When I was in my twenties working in the Spanish-language concert industry, I used to go to Mexico a lot. My Spanish was good … though not great. I was still learning. The singers and athletes I worked with liked to tease me by telling me jokes to see if I would understand them. It was a bit of a sport for them. If I understood the joke we’d have a hearty laugh together, and if I didn’t, they’d have a heartier laugh alone … at my expense.
One of the jokes they told me went like this:
In a small town there lived two homeless men who spent their days collecting empty beer cans, recycling them and getting drunk on the proceeds. Day in and day out they walked the streets in search of empty cans, and by nightfall they drank the night away in the local bar. One day while they were scouring the town for cans, they came upon an abandoned big rig and trailer. Wondering what might be inside, they rolled up the door in the back. They gasped at what they saw — the trailer was full of hundreds, perhaps thousands, of cans of beer. They laughed and hugged and did a dance of joy around the truck. They’d hit the jackpot! Then they climbed up on the truck, cracked open a can of beer and … emptied on the ground below. One by one, they opened up each can, and one by one they poured the beer into the dirt. Then, feeling like the luckiest men on earth, they carted all the empty cans to the recycling plant and collected their money, which they promptly spent celebrating at the local bar.
It’s a ridiculous story, I know. But as one of my teachers loves to tell me, “There’s always truth in jest.” I remembered that story on New Year’s Eve … and it’s the reason I chose to not make any resolutions for the new year.
Like the two hapless men in the story who were so caught up in doing what they thought it took to find their dream that they overlooked the dream when it was right before their eyes, we often do the same on New Year’s Eve. United with our friends and family, we overlook the beauty of the moment, we forgo the connections, and we shut down our hearts. Instead of being present, we begin the intellectual exercise of retracing the past year, recounting successes and failures, and then making a long list of all the things we’re going to do better in the coming year to realize our dreams so we can be happy. Then we head out to party with our friends, wake up the next day with a hangover (trust me, I’ve been there), look at our list and feel guilty because we’re off to such a poor start.
For the next few weeks or months, we vigilantly refer back to the list. We measure ourselves against our goals and we judge our progress. The list becomes all defining — a good day is one in which we follow the list, and when we get “distracted” by life we call it a bad day.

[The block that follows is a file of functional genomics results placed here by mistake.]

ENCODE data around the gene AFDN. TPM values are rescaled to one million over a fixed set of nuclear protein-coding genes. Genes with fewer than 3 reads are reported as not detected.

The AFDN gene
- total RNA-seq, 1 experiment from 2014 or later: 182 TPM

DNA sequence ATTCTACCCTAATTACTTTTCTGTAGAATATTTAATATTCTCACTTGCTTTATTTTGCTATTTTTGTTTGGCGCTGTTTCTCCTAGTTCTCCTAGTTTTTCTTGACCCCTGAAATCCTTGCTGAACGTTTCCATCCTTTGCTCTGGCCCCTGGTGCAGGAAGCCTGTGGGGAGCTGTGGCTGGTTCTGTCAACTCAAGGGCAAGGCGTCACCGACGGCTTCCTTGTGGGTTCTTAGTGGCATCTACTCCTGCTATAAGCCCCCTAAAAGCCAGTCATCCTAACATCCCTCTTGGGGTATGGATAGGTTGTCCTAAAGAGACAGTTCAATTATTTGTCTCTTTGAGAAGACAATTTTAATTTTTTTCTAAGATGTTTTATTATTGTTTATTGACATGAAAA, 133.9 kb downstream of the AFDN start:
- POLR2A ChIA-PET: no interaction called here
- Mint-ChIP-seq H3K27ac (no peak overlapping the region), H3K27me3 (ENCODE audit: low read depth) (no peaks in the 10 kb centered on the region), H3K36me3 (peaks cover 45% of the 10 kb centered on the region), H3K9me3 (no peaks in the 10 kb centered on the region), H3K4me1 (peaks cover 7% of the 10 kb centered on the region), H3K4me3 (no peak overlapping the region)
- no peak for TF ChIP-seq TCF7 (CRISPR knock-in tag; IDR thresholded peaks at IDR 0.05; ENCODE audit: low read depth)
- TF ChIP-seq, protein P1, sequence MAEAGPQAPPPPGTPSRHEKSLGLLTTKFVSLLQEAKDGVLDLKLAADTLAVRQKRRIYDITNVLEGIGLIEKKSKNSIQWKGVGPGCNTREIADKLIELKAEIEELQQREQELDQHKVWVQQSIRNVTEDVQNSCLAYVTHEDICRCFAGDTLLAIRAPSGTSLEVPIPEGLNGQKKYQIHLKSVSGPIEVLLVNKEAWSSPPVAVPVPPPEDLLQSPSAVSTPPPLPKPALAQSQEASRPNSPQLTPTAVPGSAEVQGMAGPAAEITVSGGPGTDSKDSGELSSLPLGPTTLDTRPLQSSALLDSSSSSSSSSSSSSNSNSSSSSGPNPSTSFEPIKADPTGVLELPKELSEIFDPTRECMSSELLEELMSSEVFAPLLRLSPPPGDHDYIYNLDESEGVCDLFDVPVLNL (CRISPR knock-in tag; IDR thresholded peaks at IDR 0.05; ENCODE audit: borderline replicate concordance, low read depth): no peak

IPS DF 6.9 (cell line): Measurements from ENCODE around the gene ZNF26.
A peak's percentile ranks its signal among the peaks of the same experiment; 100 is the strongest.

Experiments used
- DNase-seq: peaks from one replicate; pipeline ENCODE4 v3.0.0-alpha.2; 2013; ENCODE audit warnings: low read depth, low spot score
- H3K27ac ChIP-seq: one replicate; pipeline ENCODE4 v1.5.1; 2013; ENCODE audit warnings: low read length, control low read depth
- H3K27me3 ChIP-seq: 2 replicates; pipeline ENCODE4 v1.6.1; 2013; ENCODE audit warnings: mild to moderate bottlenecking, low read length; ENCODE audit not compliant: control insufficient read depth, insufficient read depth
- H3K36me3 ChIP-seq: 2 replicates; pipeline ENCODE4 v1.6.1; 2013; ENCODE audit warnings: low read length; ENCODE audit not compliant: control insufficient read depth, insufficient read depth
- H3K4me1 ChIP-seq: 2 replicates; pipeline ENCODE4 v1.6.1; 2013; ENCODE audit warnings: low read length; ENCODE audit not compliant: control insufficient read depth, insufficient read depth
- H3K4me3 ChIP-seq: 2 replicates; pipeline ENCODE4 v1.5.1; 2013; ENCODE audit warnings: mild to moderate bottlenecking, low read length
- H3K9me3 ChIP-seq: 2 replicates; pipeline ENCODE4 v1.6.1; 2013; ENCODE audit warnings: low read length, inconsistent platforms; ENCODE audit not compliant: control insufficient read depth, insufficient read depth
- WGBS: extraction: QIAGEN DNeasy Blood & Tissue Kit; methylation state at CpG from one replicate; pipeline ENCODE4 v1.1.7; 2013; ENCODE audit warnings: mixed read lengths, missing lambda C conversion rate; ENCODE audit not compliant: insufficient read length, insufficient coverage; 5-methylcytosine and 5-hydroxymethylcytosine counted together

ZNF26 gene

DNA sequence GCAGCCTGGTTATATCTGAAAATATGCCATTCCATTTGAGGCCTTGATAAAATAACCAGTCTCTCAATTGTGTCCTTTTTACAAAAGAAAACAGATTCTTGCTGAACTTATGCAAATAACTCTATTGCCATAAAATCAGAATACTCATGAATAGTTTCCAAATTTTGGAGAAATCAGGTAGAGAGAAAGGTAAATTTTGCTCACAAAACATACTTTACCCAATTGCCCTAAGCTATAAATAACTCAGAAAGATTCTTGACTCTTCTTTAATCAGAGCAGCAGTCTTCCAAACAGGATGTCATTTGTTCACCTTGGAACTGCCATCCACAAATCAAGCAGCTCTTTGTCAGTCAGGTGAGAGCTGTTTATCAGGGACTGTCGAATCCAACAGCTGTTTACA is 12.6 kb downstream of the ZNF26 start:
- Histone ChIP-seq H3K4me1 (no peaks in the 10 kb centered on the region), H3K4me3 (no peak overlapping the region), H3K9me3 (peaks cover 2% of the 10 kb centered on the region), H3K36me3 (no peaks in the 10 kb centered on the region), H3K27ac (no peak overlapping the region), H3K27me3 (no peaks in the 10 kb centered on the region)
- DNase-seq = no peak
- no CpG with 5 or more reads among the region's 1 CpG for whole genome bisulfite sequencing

Over and over we take our eyes off the road of life to look back at the things we think we need to do to be happy. We bypass living a good life in order to do the things we’re supposed to do to live a good life.
In short, we pour out the beer so we can recycle the cans and buy some beer.
@Thejasongarner (Click to Tweet!)
This year I resolved not to resolve … no resolutions, no future plans or lofty goals. Instead I sat quietly with my wife and children, experiencing the beauty of that moment together — surrendered to the reality that the past was what it was and the future too, will be as it will be. As the seconds ticked away and last year was replaced by this one, I embraced the present … breathing, holding my family and enjoying the dream that already is.
Big hugs of love,
Jason Garner is the author of the new book, … And I Breathed, My Journey from a Life of Matter to a Life That Matters. Jason is a husband, father, former Fortune 500 company executive, and spiritual student who spent the first 37 years of his life working his way up from flea market parking attendant to CEO of Global Music at Live Nation — never taking a breath in the belief that to be loved he had to be the best. He has worked with rock stars and sports legends and was twice named to Fortune magazine’s list of the top 20 highest-paid executives under 40. A series of events centering on the sudden death of his mother from cancer caused him to re-evaluate what really mattered in life … and to finally breathe. You can find more info on his website and follow him on Twitter or FB.